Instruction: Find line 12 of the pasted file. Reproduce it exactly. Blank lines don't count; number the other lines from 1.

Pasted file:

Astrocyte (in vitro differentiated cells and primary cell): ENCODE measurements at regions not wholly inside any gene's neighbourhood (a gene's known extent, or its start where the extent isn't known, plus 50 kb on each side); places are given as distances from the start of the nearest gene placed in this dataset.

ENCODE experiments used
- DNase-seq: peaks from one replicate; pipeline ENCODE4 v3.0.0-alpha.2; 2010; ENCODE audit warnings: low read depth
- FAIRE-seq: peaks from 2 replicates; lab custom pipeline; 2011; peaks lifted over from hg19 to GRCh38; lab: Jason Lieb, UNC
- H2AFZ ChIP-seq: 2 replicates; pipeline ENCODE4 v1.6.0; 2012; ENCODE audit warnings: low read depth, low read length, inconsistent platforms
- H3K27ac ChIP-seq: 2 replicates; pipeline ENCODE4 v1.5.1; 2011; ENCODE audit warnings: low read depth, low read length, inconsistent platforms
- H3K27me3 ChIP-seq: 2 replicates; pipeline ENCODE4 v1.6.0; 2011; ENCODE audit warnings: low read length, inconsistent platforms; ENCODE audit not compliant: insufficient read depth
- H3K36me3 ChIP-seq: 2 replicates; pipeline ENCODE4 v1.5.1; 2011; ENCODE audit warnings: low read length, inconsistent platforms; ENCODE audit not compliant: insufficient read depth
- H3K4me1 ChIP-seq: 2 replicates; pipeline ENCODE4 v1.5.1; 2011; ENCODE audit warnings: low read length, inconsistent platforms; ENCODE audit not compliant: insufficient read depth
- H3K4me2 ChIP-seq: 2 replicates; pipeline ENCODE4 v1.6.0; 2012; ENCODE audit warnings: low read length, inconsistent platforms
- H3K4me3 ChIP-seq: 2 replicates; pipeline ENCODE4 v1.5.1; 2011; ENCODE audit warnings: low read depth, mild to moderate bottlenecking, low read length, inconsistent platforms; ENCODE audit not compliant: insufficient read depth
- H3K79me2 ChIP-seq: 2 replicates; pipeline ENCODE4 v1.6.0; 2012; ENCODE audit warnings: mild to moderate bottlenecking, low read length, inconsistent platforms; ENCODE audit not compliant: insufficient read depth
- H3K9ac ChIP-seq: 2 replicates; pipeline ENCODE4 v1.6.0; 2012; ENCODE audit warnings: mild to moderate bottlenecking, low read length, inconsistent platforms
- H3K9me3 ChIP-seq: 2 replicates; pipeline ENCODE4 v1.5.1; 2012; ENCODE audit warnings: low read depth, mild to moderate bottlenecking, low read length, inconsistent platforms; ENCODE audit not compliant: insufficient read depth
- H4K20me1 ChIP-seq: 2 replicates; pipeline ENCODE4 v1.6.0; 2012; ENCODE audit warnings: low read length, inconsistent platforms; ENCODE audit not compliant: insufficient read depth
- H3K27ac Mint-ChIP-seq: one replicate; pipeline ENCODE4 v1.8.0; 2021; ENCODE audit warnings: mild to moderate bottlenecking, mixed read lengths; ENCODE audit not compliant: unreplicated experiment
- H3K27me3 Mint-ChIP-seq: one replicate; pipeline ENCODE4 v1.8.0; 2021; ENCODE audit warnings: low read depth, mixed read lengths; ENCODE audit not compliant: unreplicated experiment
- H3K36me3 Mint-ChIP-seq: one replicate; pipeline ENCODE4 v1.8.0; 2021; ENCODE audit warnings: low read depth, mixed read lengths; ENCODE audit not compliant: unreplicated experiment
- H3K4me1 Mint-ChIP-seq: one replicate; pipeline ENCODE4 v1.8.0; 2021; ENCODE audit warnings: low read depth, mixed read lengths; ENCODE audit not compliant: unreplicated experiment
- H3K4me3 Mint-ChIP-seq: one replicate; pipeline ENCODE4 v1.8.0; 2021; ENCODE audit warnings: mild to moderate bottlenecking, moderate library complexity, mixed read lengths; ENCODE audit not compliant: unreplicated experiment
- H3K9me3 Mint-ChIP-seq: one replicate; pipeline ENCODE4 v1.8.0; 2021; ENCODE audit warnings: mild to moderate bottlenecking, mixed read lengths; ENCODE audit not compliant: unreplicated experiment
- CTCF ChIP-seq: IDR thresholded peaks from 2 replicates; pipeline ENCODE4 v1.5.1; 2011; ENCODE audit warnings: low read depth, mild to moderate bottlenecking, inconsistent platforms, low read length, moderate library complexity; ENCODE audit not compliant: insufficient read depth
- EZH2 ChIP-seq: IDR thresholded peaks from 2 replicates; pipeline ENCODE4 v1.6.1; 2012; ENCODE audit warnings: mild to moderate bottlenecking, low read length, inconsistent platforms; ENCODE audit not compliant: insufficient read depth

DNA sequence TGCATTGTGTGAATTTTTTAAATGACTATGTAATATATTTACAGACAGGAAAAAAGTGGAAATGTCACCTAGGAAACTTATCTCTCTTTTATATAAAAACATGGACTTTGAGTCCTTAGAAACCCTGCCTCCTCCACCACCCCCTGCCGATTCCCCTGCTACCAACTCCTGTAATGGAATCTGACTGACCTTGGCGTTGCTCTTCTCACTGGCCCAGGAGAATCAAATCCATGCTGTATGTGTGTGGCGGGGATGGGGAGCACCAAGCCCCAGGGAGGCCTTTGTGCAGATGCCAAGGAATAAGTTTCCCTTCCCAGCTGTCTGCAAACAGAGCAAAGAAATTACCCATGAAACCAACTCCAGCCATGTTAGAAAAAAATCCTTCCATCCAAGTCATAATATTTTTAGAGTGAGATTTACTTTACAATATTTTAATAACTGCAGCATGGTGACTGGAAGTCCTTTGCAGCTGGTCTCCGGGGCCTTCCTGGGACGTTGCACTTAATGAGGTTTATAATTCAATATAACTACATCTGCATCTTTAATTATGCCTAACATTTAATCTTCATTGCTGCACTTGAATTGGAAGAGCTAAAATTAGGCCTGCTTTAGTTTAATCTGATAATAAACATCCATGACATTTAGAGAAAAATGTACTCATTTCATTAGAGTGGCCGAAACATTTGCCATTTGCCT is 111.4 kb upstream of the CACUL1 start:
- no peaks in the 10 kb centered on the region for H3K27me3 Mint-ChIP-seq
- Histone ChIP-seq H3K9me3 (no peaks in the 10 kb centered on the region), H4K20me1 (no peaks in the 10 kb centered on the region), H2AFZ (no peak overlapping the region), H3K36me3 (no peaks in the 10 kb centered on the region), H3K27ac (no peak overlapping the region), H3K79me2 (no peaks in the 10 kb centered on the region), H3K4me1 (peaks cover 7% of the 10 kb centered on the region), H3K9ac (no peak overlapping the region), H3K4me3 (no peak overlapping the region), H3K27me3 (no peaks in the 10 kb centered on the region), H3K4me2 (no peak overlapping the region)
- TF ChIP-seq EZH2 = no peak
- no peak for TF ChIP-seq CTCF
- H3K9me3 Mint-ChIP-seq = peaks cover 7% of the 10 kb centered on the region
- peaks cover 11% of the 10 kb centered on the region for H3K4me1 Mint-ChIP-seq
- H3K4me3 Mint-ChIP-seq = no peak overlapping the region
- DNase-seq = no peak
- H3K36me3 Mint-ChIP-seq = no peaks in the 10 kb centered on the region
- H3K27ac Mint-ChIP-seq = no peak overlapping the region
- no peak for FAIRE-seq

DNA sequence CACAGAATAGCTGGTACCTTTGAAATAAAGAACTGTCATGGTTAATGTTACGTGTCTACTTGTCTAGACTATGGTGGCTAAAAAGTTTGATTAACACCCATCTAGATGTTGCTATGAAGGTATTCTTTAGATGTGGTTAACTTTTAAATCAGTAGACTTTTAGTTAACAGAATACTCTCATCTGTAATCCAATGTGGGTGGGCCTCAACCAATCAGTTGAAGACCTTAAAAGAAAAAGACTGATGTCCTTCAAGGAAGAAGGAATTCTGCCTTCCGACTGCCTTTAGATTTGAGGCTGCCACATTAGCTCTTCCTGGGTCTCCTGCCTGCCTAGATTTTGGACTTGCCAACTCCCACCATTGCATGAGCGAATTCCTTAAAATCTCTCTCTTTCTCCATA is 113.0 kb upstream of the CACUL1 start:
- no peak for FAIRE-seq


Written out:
- H3K79me2 ChIP-seq: 2 replicates; pipeline ENCODE4 v1.6.0; 2012; ENCODE audit warnings: mild to moderate bottlenecking, low read length, inconsistent platforms; ENCODE audit not compliant: insufficient read depth